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2019 HSR&D/QUERI National Conference Abstract

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4102 — Spatial variation, health care access and glycemic control in veterans with diabetes across the United States.

Lead/Presenter: Kelly Hunt,  COIN - Charleston
All Authors: Hunt KJ (COIN-Charleston), Davis ML (Charleston Health Equity and Rural Outreach Innovation Center), Shoaibi A (Charleston Health Equity and Rural Outreach Innovation Center, Medical University of South Carolina) Neelon B (Charleston Health Equity and Rural Outreach Innovation Center, Medical University of South Carolina)

Objectives:
To examine the extent to which access measures impact spatial differences in glycemic control among Veterans with diabetes across the U.S.

Methods:
A national retrospective cohort was constructed of 1,447,319 patients with type 2 diabetes receiving primary care within the VA during 2015 who had at least 1 valid HbA1c measure in 2015. Poor glycemic control was defined as a mean HbA1c ? 8%. Using a Bayesian hierarchical spatial model, we examined spatial patterns in poor glycemic control across 125 VAMC catchment areas in a random sample of 100,000 patients from out cohort. We modeled the odds of poor glycemic control while adjusting for demographic factors including race-ethnic group, comorbidities, medications and two access measures; namely, number of outpatient visits per year and distance from the nearest VA primary care facility.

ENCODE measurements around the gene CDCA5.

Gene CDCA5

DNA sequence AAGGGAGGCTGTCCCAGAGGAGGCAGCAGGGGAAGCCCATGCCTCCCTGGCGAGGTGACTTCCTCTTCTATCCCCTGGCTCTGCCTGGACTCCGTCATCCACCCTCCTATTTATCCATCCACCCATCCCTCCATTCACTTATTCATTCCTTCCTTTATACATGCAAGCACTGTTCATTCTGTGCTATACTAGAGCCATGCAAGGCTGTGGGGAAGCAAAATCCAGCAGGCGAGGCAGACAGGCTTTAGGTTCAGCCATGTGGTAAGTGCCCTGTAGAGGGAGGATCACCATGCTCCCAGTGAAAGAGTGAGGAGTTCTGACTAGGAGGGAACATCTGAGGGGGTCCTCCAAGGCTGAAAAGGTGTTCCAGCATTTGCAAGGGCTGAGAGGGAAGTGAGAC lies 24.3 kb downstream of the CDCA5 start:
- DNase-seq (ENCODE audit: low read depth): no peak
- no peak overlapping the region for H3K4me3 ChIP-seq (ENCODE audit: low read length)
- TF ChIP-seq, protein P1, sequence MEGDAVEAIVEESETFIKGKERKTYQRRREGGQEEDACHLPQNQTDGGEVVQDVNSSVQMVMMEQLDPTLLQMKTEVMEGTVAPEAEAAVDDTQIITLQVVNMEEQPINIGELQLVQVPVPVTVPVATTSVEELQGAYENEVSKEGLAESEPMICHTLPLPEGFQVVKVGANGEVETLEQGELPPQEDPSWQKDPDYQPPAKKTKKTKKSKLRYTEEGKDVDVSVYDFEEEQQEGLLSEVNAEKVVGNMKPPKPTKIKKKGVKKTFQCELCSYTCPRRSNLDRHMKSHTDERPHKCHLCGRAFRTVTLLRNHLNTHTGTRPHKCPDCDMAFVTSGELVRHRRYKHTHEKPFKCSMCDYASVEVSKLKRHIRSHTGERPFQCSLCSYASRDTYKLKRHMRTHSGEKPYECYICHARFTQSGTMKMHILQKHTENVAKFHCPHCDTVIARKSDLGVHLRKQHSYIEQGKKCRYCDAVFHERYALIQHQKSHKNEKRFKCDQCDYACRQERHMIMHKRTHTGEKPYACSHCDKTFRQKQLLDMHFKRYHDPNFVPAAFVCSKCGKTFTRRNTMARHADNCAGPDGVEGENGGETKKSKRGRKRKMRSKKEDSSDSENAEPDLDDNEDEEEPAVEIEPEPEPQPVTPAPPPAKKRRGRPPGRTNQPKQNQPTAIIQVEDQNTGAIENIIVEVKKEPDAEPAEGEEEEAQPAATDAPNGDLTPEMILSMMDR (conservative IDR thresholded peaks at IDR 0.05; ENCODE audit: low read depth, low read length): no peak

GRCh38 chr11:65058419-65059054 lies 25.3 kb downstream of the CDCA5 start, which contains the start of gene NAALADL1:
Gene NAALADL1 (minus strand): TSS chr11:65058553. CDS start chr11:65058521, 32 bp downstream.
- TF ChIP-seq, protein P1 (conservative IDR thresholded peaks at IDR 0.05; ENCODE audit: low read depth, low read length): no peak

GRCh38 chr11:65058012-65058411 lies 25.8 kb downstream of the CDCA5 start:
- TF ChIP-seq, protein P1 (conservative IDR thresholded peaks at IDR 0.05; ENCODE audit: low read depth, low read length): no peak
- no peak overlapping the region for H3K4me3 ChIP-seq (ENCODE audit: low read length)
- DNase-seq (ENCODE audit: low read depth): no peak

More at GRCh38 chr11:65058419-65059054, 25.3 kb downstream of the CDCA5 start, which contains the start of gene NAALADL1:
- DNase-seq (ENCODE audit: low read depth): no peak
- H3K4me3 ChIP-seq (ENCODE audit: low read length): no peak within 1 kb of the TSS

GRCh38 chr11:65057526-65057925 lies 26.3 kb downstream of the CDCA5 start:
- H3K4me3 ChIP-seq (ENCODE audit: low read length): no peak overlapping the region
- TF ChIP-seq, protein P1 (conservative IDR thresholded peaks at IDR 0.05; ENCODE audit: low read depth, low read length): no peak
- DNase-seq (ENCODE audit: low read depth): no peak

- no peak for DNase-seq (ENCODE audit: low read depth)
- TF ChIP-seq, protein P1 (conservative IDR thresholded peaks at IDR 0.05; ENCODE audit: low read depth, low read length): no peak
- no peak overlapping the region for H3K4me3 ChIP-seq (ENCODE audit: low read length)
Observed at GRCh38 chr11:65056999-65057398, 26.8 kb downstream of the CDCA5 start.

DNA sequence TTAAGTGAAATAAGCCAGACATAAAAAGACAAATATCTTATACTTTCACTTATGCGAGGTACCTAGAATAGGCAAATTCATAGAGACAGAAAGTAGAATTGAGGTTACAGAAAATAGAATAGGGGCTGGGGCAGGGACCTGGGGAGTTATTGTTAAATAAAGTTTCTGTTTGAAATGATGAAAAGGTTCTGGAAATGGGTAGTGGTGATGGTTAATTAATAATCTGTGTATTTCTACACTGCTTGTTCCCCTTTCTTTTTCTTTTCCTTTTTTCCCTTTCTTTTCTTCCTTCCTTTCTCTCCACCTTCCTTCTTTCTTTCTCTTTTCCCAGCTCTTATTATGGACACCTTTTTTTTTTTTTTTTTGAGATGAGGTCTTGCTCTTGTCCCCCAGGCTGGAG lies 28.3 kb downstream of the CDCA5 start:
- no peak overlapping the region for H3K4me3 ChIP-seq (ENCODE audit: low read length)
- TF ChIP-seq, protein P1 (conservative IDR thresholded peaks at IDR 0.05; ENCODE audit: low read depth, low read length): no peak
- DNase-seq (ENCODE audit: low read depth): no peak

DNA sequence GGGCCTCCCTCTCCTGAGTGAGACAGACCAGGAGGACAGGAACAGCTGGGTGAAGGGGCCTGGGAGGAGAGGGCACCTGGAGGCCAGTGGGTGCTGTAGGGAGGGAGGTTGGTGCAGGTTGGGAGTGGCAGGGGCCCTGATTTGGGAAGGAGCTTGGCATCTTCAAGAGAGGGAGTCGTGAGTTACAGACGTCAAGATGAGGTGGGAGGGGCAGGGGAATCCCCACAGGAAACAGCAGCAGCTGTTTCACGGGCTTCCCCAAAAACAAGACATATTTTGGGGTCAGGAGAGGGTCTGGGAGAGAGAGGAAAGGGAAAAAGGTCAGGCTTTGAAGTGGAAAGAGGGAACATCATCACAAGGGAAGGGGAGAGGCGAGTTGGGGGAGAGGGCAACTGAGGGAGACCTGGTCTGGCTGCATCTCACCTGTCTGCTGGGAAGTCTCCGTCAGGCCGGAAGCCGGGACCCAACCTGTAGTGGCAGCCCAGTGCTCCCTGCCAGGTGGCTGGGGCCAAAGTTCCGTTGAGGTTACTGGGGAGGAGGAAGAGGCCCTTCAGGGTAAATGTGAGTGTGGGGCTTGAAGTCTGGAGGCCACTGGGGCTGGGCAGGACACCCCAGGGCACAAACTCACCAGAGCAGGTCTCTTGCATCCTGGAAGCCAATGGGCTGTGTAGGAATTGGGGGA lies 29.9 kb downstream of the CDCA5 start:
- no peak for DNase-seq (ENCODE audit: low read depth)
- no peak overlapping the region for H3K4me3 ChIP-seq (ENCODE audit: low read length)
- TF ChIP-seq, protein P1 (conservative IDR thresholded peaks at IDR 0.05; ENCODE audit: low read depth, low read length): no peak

Results:
Our results indicate major variability in glycemic control across catchment areas even after adjustment for access measures. Prevalence of uncontrolled diabetes ranged from 17.5% to 32.9% across catchment areas. Spatial precision estimates increased from 12.3 (8.3, 17.7) in a model containing only catchment area, to 19.0 (11.4, 30.9) when demographics, comorbidity and medication use was included, to 20.3 (12.1, 33.4) in our model that included access measures. In our final model hot spots of poor glycemic control were observed in Texas, Maine, Oregon and California, while spots of better than average control were found in Florida, Michigan, Missouri, Kansas and North Carolina. Patients within catchment areas with poor control had up to 1.29 (1.08, 1.54) times the odds of having uncontrolled diabetes as those within a catchment area with average control. Patients with fewer than 4 outpatient visits in the year were more likely to have uncontrolled diabetes than patients with 24 or more outpatient visits per year [OR = 1.40 (1.31-1.51)].

Implications:
Regional variation in poor diabetes control is evident among this national sample of veterans after adjustment for demographics, comorbidity burden, medication use and access metrics.

Impacts:
This analysis allows the VA to target resource allocation and behavioral interventions not only at the Veteran level, but at the geographic contexts in which Veterans live.